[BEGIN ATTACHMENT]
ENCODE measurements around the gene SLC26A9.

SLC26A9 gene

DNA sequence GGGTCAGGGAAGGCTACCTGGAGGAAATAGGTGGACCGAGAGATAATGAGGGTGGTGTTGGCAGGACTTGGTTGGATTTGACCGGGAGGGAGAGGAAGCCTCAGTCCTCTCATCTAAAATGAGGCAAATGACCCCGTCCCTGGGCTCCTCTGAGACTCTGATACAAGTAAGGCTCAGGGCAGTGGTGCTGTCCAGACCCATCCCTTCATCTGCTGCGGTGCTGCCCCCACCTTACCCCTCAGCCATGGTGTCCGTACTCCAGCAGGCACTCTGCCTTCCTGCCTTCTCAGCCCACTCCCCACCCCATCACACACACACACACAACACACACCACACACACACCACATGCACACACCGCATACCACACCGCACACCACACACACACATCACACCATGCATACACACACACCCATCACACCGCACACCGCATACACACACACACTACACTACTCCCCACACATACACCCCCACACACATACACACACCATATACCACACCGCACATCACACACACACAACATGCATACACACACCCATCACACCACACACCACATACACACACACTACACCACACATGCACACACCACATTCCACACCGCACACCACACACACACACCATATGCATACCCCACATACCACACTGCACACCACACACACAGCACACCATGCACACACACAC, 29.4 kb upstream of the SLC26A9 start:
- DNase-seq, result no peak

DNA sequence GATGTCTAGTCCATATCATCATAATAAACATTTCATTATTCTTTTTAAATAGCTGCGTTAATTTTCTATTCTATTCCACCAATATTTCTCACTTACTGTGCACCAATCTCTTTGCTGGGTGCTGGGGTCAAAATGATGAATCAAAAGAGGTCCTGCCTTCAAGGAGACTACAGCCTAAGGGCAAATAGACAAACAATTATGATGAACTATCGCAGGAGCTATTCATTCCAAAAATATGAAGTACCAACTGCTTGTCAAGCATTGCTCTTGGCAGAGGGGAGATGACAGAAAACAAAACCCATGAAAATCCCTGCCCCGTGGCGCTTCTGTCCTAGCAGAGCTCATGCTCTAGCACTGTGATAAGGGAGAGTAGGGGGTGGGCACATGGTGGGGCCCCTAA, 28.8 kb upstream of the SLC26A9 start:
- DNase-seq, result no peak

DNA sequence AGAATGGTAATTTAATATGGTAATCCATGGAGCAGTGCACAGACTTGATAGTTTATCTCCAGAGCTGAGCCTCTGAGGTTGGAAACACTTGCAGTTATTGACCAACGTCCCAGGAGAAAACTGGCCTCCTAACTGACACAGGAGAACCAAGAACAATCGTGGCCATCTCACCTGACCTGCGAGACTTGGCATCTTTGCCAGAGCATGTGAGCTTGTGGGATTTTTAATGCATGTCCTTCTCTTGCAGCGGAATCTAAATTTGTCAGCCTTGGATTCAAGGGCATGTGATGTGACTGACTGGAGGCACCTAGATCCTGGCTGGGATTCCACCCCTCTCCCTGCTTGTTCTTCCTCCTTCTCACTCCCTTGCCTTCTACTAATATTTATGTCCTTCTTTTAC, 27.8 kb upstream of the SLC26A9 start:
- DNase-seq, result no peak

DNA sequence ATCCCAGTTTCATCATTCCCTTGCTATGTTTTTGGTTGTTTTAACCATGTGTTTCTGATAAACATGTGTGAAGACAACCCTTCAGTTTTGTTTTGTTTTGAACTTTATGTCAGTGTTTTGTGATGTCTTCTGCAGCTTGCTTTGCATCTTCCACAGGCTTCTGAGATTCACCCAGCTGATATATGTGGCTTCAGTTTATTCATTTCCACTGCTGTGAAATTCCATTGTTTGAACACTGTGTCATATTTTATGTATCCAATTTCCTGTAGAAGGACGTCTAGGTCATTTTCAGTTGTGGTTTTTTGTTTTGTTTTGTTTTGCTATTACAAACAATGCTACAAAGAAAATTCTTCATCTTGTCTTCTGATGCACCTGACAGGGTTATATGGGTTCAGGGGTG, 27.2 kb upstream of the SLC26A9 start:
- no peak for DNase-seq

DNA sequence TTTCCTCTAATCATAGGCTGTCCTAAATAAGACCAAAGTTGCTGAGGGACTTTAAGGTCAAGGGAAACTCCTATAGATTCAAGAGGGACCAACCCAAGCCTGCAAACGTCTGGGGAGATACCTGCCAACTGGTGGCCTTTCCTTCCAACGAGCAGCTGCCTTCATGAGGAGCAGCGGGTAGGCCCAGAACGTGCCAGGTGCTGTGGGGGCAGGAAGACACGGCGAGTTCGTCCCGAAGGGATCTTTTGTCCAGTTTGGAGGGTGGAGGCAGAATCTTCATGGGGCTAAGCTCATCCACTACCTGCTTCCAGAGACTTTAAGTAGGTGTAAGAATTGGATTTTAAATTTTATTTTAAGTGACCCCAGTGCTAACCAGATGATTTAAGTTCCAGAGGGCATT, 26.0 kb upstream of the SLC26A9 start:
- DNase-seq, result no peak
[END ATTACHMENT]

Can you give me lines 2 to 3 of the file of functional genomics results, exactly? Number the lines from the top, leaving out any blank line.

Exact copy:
SLC26A9 gene

DNA sequence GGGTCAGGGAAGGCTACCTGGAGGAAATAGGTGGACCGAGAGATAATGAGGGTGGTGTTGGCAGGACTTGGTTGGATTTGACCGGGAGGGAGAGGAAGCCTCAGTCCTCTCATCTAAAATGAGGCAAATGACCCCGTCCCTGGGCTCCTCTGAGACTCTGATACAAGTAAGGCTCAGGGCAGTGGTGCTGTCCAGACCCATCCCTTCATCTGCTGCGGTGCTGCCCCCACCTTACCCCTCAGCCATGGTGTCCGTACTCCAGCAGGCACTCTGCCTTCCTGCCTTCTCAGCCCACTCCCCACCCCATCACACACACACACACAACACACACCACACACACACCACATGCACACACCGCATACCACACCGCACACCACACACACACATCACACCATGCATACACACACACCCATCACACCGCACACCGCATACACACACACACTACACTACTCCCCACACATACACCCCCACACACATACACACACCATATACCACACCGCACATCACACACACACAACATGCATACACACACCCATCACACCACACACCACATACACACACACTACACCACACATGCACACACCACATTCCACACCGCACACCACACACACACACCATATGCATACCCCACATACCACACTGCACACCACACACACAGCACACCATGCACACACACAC, 29.4 kb upstream of the SLC26A9 start: